Taxing Crypto a Nightmare in Waiting


If you have been thinking of using crypto as a vehicle to make payments and other transactions that will be exempt from paying tax, you need to think twice. Tax returns are set to become a reality; the virtual currency adoption is real and do not expect to use cryptocurrencies without being hit by the tax man at some point.

Every government is salivating for the lucrative blockchain industry; there is no way you can use digital coins as a day to day payment method without being compliant with the current local tax regulations. The more the crypto uptake rises, the more its taxing process becomes a nightmare.

Real Crypto Reality on the Ground

The crypto hype has over the last ten years turned to reality and the industry is promising and its potential undeniable. However, the current industry frameworks need a lot of reworking to take in to account the tax requirements that comply with the new payment types.

The current crypto user feels the current usage is just like fiat; businesses can still use plastic cards which are tied to crypto rather than traditional money. However, accessing digital money holdings is different from accessing a bank account. It will not be as easy as just sending your digital asset address to the seller when shopping online especially with the anticipated crypto regulations.

Crypto Taxation Simplified

The Internal Revenue Service (IRS) believes by using exchanges, taxation can be manageable but complex. But as mentioned in the IRC code Section 1031, it can also be controversial.

Classifying cryptocurrency trades or exchanges as like-kind exchanges might be a manageable, yet controversial, future solution. The Internal Revenue Service (IRS) mentioned this topic under IRC Code Section 1031:

“Whenever you sell business or investment property and you have a gain, you generally have to pay tax on the gain at the time of sale. IRC Section 1031 provides an exception and allows you to postpone paying tax on the gain if you reinvest the proceeds in similar property as part of a qualifying like-kind exchange.”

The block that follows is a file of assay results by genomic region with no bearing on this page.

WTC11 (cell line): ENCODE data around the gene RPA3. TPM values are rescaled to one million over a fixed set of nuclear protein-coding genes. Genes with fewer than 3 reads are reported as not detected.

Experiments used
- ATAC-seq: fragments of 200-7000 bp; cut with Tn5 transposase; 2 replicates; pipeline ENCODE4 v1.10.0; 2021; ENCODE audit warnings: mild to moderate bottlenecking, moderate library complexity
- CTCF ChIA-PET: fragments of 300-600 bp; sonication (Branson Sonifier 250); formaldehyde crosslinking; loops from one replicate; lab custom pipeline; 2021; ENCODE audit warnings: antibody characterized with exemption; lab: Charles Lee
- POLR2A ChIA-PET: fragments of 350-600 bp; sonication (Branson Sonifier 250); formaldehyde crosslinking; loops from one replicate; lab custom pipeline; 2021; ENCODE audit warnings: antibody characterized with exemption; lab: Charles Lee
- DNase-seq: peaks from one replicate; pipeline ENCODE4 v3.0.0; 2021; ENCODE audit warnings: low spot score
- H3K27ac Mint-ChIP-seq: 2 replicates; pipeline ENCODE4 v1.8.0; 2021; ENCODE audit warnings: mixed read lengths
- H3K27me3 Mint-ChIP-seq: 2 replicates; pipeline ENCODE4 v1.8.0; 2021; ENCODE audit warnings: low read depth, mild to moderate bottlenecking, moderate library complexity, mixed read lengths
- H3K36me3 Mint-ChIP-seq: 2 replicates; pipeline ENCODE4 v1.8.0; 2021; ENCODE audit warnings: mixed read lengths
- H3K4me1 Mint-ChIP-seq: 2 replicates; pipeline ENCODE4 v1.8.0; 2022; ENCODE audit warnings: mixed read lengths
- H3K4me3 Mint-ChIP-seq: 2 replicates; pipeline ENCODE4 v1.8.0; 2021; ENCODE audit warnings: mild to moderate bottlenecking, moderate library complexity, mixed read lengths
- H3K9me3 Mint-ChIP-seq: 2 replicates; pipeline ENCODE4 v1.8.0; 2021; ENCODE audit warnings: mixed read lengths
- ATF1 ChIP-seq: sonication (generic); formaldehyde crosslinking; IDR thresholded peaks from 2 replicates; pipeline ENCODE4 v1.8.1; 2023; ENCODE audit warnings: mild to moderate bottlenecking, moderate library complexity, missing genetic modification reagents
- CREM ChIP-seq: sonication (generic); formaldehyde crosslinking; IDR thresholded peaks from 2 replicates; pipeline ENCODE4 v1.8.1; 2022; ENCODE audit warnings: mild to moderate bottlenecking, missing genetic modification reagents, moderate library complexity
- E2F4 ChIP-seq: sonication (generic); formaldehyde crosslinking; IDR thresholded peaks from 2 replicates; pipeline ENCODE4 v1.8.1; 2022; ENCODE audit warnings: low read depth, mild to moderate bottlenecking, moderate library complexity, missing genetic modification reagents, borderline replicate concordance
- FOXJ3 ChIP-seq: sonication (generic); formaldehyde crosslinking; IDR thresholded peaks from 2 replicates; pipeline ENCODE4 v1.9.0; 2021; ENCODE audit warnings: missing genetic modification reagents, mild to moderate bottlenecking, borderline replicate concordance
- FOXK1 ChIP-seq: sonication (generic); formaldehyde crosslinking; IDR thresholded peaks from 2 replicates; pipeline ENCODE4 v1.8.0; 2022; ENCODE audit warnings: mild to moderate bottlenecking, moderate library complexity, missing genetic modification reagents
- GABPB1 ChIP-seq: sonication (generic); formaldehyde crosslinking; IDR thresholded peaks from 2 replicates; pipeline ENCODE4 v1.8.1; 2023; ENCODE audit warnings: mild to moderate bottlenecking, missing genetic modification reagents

However, this appears to limit trades between fiat and crypto and not the other way round. This complicates the matter when making payments for goods and services.

According to like-kind exchanges, taxes can only be applicable when transacting crypto to fiat and does not apply between cryptos. The like-kind model might not be able to work as long as the current regulations are still in place as explained by Cross Law Group:

“The bottom line is that crypto-to-crypto trades can technically qualify as like-kind exchanges, but such qualification is uncertain at best.”

Crypto Market Volatility Complicates its Taxation

The market volatility makes it hard to track and record events; when one buys low and a few days later the price appreciated, taxing such scenarios can get complex. In most cases, losses or gains might not trigger any taxable events.

Not all exchanges keep customer transaction records making it difficult for the tax man to track all users. There are users who store the crypto holdings in cold wallets where they can easily swap their holdings at will. Secondly, not all exchanges accept the very many coins in the market today; there are restrictions with Bitcoin being the largely used coin.

Given that all transactions are recorded in a public ledger, there is a need to come up with the right tool to simplify the taxation process and until that is done, the user will continue to enjoy tax-free transactions. However, crypto has a long way to go before it becomes the only way to make payments.